Rashi had ten methods to explain meaning. One method is the use of the common literary
methods available to all languages. The metonymy-synecdoche method names items by
good examples of them or by strong characterisics of them. Some common examples in English
might be the use of the word honey to refer to any sweet thing or the use of
the fruit orange to refer to any object with that color or the word heat
to refer to any strong emotion - like the sexual and temper emotions. In each case,
a word with a very specific meanning takes on a general reference to anything with those
Applying this method to the sphere of emotions we see that the word thirsty would
refer to acts done under strong emotions - with passion and premeditation -
while the contrastive word full would refer
to just eating and eating out of habit. Hence Rashi translates Dt29-18,
When he [the person toying with worshipping idols] hears the words of the Torah he talks
himself into believing that 'I will be allright' - I can go straight with my hearts desire;
[and he does this] in order to add to his habitual sins, sins of passion and premediatation.
Here Rashi translates the biblical word thirsty as meaning with passion and premeditation
and similarly Rashi translates the biblical word full as meaning habitual sins.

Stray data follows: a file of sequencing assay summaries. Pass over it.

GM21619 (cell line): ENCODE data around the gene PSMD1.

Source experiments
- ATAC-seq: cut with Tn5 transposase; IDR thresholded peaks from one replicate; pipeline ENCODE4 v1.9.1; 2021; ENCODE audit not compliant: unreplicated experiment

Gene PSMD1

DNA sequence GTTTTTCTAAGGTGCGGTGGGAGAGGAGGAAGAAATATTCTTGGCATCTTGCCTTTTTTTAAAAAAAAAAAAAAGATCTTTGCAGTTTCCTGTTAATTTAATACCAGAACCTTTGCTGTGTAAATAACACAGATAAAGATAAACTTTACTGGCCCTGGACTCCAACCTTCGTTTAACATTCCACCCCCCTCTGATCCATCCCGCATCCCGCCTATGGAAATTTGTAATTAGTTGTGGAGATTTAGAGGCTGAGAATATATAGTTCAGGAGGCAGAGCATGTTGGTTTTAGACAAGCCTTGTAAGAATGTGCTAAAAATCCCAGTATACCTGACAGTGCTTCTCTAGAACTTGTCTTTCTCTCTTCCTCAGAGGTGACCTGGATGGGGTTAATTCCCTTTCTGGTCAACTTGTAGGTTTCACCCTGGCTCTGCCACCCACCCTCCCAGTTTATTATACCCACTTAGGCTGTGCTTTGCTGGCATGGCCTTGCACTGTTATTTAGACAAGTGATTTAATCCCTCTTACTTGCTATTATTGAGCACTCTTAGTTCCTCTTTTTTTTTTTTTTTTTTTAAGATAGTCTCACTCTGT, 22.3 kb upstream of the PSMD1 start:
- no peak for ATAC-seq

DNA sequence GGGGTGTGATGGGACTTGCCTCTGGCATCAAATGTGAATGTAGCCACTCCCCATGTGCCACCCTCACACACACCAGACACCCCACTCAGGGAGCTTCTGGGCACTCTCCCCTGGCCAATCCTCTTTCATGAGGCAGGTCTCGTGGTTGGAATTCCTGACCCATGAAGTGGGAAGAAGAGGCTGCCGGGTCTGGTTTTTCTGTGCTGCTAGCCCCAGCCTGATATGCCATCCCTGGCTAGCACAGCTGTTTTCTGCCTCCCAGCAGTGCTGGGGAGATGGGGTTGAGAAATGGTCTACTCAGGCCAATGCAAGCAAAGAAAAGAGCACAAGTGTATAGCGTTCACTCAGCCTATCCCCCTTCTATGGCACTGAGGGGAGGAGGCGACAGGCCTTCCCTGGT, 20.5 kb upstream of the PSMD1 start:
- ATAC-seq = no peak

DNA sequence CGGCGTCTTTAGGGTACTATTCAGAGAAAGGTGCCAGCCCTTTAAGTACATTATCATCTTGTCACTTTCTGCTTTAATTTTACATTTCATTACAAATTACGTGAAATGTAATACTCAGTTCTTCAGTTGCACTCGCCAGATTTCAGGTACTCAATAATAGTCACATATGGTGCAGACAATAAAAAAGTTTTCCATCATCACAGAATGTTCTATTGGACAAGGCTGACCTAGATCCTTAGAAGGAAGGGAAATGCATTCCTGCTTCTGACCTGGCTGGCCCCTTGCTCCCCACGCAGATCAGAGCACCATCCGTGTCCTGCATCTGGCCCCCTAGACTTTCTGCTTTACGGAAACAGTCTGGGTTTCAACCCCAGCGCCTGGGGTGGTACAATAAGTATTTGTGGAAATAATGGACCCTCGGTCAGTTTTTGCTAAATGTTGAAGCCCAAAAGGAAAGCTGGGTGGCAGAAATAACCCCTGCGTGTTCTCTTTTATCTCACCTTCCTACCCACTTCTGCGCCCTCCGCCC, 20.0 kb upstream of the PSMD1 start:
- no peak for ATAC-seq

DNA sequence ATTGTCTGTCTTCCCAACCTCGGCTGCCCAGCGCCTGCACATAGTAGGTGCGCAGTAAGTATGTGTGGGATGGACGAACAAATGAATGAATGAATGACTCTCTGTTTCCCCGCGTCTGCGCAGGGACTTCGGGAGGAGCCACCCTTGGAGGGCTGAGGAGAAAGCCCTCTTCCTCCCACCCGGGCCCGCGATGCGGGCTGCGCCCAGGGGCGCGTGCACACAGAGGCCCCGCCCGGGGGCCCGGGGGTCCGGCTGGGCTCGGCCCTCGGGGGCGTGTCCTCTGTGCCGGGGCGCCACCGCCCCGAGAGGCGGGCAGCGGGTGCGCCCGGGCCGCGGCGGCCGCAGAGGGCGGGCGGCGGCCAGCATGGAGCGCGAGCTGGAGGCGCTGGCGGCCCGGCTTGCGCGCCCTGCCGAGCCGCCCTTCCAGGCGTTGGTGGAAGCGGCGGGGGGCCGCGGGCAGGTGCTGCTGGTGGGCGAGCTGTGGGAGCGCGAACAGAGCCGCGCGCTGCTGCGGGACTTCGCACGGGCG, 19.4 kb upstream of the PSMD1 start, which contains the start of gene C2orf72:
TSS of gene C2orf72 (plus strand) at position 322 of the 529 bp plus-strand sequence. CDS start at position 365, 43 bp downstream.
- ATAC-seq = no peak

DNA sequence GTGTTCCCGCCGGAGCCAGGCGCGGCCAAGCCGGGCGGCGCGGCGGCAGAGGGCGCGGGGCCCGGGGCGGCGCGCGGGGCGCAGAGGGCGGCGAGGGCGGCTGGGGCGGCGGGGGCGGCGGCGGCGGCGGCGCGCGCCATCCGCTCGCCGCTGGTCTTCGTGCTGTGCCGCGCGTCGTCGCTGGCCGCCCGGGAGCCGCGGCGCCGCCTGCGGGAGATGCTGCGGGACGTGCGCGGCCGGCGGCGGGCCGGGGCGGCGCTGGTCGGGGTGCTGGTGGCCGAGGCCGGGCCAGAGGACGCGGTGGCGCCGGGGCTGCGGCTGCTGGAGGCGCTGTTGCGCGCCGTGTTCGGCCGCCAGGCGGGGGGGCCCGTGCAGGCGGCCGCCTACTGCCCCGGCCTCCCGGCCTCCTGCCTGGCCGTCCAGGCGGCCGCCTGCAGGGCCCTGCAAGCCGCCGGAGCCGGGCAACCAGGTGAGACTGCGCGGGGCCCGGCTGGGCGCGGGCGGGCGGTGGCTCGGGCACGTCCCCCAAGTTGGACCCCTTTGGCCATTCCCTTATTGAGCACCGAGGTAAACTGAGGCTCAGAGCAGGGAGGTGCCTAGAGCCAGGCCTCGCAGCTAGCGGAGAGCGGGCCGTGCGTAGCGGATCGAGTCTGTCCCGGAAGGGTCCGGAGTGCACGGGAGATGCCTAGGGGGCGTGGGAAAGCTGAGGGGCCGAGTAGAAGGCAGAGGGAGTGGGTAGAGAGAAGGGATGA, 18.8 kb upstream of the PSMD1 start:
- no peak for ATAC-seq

Advanced Rashi: I was first asked the meaning of this Rashi about 3 years ago by
someone whose house I frequent on Shabbath and holidays. My explanation at the time, I was told,
appeared Midrashic. I was asked the meaning of the verse again today. I realized that the reason
the Rashi appears Midrashic is the difference between the Talmudic and Biblical period. The Talmudic
period uses the terms sins of passion and sins to anger [God]. A person use to these
terms who sees the Biblical terms - thirsty, full - is apt to think of the verse as poetic
and devoid of the precision that Talmudic terms have. Not so! The Biblical categories are different
than the Talmudic categories!!! The word thirst includes both sins of passion and sins to anger
(thirsty people may use violence to meet their needs). The contrast to passion-anger is force-of-habit.
True the bible uses metonomy: thirst is a good example of passion-anger and
eating to fullness is a good example of force of habit. But this is no more poetic than
using the term honey to mean sweet or the fruit orange to refer to the color.
In fact the Bible at Dt29-18 is describing the psychological transition from habitual sin
to willful sin. It is also interesting that the Bible combines sins of passion and anger
while the Talmudic period does not. There is certainly more to research here but we suffice with the